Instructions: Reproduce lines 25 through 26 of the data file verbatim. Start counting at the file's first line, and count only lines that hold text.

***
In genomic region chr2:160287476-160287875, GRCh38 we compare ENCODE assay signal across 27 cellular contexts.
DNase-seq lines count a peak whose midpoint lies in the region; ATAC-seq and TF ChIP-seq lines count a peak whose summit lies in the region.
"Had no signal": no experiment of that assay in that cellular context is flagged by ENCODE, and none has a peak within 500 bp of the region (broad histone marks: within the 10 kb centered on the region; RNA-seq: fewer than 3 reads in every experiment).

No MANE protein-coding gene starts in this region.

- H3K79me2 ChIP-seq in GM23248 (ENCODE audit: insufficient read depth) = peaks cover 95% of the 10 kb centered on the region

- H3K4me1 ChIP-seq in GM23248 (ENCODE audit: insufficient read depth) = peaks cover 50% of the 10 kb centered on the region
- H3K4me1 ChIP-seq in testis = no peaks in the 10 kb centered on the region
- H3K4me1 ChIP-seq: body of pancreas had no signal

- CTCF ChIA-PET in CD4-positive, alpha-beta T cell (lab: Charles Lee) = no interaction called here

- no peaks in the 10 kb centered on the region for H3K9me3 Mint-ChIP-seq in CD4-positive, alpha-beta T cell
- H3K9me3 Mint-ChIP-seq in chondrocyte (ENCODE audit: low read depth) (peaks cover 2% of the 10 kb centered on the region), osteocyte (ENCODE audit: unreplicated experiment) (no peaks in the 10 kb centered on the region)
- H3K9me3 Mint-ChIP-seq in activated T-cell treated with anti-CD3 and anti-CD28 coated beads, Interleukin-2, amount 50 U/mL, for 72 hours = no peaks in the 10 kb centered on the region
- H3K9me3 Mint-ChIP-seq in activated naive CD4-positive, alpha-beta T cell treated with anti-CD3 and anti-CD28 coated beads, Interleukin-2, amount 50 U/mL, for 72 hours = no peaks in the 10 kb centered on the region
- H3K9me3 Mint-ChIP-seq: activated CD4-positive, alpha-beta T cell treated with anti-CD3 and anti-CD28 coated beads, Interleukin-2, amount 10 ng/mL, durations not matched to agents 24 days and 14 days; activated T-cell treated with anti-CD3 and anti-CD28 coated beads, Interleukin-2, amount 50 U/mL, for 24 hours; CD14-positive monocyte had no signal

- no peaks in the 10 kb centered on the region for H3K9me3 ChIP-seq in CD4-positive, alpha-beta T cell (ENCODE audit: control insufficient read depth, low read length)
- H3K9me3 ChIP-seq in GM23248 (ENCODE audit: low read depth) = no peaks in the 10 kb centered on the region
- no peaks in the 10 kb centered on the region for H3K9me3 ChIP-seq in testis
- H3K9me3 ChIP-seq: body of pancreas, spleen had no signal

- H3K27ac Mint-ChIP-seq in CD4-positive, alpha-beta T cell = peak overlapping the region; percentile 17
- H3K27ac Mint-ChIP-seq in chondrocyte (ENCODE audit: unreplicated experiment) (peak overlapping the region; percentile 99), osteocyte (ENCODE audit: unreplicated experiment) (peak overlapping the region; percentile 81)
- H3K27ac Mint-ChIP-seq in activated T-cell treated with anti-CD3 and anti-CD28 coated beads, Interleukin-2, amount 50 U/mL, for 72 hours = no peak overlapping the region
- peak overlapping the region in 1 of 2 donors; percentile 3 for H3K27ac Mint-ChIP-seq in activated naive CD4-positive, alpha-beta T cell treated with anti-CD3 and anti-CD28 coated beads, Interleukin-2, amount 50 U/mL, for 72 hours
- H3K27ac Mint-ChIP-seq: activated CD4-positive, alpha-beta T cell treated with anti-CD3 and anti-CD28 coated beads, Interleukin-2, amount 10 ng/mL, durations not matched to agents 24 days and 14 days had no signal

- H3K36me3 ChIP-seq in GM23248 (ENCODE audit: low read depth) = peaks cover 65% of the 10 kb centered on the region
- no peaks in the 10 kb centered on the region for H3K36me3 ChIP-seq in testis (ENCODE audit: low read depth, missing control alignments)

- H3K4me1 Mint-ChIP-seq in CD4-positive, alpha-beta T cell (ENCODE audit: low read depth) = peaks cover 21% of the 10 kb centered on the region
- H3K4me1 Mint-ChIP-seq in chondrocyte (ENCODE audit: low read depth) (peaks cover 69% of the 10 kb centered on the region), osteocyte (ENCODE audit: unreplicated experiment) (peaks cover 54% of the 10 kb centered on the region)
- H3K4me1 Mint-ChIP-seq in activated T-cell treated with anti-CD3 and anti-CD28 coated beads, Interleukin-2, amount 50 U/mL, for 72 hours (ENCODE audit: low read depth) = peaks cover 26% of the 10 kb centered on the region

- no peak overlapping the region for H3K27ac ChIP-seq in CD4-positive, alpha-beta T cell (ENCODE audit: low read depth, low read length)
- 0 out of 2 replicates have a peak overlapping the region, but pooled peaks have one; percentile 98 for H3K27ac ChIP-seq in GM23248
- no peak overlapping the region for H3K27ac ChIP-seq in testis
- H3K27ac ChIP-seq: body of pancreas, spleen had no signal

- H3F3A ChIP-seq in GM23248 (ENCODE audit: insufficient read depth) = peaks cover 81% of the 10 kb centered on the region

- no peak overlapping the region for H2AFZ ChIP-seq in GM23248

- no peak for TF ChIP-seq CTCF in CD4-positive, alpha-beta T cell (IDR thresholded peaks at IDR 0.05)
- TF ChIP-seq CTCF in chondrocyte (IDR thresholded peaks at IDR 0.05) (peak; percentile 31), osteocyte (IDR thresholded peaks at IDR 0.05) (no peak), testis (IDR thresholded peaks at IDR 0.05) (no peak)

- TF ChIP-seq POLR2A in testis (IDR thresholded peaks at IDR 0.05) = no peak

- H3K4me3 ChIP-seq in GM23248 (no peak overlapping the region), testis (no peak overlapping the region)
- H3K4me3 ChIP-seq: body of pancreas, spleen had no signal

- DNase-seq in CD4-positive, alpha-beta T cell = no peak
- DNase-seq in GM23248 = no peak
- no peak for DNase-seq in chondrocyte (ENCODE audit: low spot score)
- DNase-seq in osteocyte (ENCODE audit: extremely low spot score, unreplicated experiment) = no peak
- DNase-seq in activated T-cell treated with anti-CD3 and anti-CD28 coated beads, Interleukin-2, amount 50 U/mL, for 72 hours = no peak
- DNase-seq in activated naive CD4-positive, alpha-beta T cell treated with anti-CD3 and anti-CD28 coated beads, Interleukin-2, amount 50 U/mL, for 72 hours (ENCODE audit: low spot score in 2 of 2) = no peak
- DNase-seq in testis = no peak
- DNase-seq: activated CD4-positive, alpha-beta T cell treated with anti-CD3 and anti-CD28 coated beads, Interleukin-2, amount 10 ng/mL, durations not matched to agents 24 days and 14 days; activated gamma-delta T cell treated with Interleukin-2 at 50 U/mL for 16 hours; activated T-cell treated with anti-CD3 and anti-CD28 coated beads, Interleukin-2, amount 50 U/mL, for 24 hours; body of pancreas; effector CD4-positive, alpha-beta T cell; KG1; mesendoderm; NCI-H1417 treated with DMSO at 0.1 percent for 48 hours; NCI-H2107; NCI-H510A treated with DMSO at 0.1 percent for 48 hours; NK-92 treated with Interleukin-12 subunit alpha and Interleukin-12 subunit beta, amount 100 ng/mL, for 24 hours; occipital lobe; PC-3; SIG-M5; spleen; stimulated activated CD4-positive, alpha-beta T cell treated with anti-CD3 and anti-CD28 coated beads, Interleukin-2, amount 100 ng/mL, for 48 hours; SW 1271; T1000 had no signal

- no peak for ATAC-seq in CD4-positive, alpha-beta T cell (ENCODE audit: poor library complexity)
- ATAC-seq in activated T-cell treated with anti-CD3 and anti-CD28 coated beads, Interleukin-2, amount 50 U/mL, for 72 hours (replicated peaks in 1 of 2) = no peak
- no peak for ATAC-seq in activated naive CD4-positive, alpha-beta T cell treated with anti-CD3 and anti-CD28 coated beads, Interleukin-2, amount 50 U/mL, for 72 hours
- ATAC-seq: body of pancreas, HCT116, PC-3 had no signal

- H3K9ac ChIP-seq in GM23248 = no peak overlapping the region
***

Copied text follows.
- no peaks in the 10 kb centered on the region for H3K36me3 ChIP-seq in testis (ENCODE audit: low read depth, missing control alignments)

- H3K4me1 Mint-ChIP-seq in CD4-positive, alpha-beta T cell (ENCODE audit: low read depth) = peaks cover 21% of the 10 kb centered on the region